• Instruction in terms of minutes
    • Collaboration
      • Whole class, small group, think-pair-share, indep.
  • Grade Level Meetings
    • Agendas, increased frequency, evidence driven
    • Student specific with proofs of instruction/learning
    • The Role of the Literacy Coach
5 critical elements for rapid growth8
5 Critical Elements for Rapid Growth
  • New expectation for ALL learners
    • Interactive learning and discourse for meaning
    • What the brain likes-MULTISENSORY
    • Reading for MATH
  • Analyzing Data
    • Moving from being data rich to analysis poor
    • SOAP
      • Subjective, Objective, Analyze-Assess, Plan
    • ELL, Spec. Ed.
teaching comprehension directly
Teaching Comprehension Directly
  • Monitor the use of the strategy
  • Offer less coaching as less is called for
  • Ask what strategy they are using & why, therefore bringing the strategy to the student’s awareness
  • Give students continued opportunity to observe more modeling
  • Provide multiple and ongoing opportunities for students to interact w/others using a variety of text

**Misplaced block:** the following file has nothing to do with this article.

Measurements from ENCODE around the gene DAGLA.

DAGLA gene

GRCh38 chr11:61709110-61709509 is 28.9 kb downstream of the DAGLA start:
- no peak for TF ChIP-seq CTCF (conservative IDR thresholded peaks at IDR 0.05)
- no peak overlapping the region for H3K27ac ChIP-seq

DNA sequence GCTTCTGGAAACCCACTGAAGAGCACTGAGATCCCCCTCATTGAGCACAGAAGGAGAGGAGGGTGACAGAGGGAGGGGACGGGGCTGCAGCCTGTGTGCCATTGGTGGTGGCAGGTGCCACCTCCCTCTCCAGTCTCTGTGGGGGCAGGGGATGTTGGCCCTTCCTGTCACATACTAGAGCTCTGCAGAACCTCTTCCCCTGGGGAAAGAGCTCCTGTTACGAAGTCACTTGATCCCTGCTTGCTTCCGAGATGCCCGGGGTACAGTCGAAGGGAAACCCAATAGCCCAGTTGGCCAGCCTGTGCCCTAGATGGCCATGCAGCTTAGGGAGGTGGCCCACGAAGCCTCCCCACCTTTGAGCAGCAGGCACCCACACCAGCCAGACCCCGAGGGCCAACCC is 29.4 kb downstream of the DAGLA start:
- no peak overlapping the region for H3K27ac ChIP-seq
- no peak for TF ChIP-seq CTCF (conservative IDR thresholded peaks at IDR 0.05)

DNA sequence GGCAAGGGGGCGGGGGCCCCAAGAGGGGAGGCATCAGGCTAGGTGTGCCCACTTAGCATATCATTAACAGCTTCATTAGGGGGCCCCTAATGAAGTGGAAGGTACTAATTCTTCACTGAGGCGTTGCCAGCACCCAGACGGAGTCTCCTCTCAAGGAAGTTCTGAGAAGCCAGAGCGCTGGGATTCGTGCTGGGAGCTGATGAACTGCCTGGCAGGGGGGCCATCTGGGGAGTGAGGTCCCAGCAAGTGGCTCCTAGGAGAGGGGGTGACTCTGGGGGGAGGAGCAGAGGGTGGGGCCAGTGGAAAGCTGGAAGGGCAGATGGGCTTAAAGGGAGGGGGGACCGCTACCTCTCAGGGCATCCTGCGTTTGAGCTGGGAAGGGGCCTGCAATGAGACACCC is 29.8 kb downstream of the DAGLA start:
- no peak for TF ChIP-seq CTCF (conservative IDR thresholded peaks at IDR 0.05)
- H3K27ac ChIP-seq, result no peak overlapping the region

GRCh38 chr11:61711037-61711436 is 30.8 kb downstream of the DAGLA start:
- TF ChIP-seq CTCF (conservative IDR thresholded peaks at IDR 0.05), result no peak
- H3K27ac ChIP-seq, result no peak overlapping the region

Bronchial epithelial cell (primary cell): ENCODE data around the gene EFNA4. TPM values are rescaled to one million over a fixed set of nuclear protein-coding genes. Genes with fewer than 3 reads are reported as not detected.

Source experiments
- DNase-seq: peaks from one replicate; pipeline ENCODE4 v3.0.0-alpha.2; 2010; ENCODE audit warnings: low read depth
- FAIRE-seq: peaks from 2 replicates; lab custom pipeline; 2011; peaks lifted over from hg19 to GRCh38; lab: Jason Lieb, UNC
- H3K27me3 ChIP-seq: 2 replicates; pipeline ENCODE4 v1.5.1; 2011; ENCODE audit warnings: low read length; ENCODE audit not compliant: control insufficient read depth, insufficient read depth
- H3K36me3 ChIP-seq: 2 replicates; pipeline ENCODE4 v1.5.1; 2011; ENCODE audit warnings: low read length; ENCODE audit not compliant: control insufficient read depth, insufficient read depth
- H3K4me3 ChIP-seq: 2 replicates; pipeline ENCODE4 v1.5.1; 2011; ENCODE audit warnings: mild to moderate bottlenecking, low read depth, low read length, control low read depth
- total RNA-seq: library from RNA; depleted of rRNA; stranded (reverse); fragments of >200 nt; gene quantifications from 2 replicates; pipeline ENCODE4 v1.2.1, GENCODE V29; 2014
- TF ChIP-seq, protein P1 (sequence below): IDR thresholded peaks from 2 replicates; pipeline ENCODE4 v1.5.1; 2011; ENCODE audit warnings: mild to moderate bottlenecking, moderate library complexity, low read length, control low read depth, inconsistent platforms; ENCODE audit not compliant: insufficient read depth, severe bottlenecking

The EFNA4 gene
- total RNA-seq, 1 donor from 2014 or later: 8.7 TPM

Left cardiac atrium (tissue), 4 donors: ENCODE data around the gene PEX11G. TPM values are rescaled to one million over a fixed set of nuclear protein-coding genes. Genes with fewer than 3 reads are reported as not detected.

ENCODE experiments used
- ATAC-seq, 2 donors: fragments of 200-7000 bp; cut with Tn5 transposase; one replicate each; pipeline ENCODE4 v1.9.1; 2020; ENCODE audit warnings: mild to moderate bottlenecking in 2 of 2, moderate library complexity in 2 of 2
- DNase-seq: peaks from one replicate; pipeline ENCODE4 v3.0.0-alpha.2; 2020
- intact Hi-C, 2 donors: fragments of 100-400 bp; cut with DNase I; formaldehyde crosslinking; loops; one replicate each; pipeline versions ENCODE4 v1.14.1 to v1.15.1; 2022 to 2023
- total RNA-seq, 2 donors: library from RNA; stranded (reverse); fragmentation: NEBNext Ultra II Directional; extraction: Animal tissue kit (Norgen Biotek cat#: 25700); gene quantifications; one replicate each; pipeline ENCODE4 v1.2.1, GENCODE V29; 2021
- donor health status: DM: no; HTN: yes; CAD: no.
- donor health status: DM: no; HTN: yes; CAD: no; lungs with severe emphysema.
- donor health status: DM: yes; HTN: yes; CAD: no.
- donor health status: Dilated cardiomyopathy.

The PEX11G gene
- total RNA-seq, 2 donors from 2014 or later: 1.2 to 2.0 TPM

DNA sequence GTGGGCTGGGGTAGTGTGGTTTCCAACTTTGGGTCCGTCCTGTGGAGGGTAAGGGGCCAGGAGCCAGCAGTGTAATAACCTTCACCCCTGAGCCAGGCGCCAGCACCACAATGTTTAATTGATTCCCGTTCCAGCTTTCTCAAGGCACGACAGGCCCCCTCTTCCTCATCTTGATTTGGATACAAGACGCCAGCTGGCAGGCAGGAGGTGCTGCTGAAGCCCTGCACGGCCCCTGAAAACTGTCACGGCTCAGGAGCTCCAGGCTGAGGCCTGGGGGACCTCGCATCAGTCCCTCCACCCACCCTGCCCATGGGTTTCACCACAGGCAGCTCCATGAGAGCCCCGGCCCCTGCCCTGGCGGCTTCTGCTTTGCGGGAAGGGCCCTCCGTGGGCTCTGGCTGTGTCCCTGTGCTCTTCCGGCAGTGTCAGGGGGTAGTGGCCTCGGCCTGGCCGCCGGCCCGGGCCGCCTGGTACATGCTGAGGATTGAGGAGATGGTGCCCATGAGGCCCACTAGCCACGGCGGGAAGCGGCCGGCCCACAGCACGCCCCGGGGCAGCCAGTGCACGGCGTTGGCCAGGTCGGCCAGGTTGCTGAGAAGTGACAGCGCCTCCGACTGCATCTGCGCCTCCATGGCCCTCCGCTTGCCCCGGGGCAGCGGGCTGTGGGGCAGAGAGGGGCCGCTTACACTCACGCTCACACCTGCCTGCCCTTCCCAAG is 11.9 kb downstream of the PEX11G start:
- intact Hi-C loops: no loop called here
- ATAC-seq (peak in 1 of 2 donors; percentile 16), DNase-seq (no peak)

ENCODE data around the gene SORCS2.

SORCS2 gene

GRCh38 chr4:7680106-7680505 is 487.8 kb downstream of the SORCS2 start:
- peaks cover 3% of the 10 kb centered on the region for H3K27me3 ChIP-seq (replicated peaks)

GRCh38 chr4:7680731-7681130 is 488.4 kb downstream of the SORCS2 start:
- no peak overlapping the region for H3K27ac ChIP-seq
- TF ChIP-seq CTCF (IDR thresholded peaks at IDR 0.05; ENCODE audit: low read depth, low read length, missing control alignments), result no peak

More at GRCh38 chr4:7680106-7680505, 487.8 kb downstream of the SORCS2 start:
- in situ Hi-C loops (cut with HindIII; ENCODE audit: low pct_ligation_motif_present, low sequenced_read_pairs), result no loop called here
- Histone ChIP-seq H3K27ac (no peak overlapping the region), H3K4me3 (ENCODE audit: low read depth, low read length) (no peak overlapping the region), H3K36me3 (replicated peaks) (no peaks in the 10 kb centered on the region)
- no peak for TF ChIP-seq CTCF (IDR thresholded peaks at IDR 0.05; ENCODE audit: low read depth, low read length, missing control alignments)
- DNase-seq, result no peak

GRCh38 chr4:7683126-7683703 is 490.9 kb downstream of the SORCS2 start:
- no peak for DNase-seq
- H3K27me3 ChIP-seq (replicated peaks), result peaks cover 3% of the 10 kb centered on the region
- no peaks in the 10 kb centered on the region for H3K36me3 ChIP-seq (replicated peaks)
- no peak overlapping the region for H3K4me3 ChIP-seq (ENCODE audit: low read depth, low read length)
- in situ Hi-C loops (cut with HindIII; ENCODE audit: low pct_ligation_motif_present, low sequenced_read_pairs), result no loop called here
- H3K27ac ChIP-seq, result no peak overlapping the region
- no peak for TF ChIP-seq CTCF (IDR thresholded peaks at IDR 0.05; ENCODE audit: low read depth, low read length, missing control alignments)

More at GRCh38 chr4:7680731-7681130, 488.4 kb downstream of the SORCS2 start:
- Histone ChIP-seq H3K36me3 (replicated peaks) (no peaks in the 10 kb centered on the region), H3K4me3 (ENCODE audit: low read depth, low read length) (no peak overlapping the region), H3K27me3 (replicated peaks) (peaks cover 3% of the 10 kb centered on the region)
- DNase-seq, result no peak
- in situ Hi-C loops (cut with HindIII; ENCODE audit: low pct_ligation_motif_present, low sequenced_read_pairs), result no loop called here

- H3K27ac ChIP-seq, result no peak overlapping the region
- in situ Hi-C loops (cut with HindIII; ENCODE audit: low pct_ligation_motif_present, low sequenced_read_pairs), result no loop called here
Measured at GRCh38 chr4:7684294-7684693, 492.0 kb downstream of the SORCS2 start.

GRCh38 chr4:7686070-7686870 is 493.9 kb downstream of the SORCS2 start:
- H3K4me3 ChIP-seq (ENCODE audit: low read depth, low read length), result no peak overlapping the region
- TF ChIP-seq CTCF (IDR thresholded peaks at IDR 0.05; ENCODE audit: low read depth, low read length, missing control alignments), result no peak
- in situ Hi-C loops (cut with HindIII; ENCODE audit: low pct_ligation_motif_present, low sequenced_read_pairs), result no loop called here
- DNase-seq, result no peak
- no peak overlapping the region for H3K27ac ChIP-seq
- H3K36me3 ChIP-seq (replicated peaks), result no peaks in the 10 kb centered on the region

slide10

The goal of the teacher is to create an environment that allows every reader to move as quickly as possible to grade level, content area reading

without selling-out and just attempting to teach to the test.

What immediate steps will ensure growth… we’re looking for growth!

you can t tutor what hasn t been taught
You Can’t Tutor What Hasn’tBeen Taught
  • You can’t tutor what hasn’t been taught
  • You can’t tutor what hasn’t been taught
  • You can’t tutor what hasn’t been taught
  • You can’t tutor what hasn’t been taught
  • You can’t tutor what hasn’t been taught
  • You can’t tutor what hasn’t been taught
  • You can’t tutor what hasn’t been taught
three flavors of assessment
Three Flavors of Assessment
  • Summative Assessment = External Reporting
    • Scorekeeping
    • Broad data for identifying specific populations
    • Program evaluation and budget indicators
  • Formative Assessment =Internal Reporting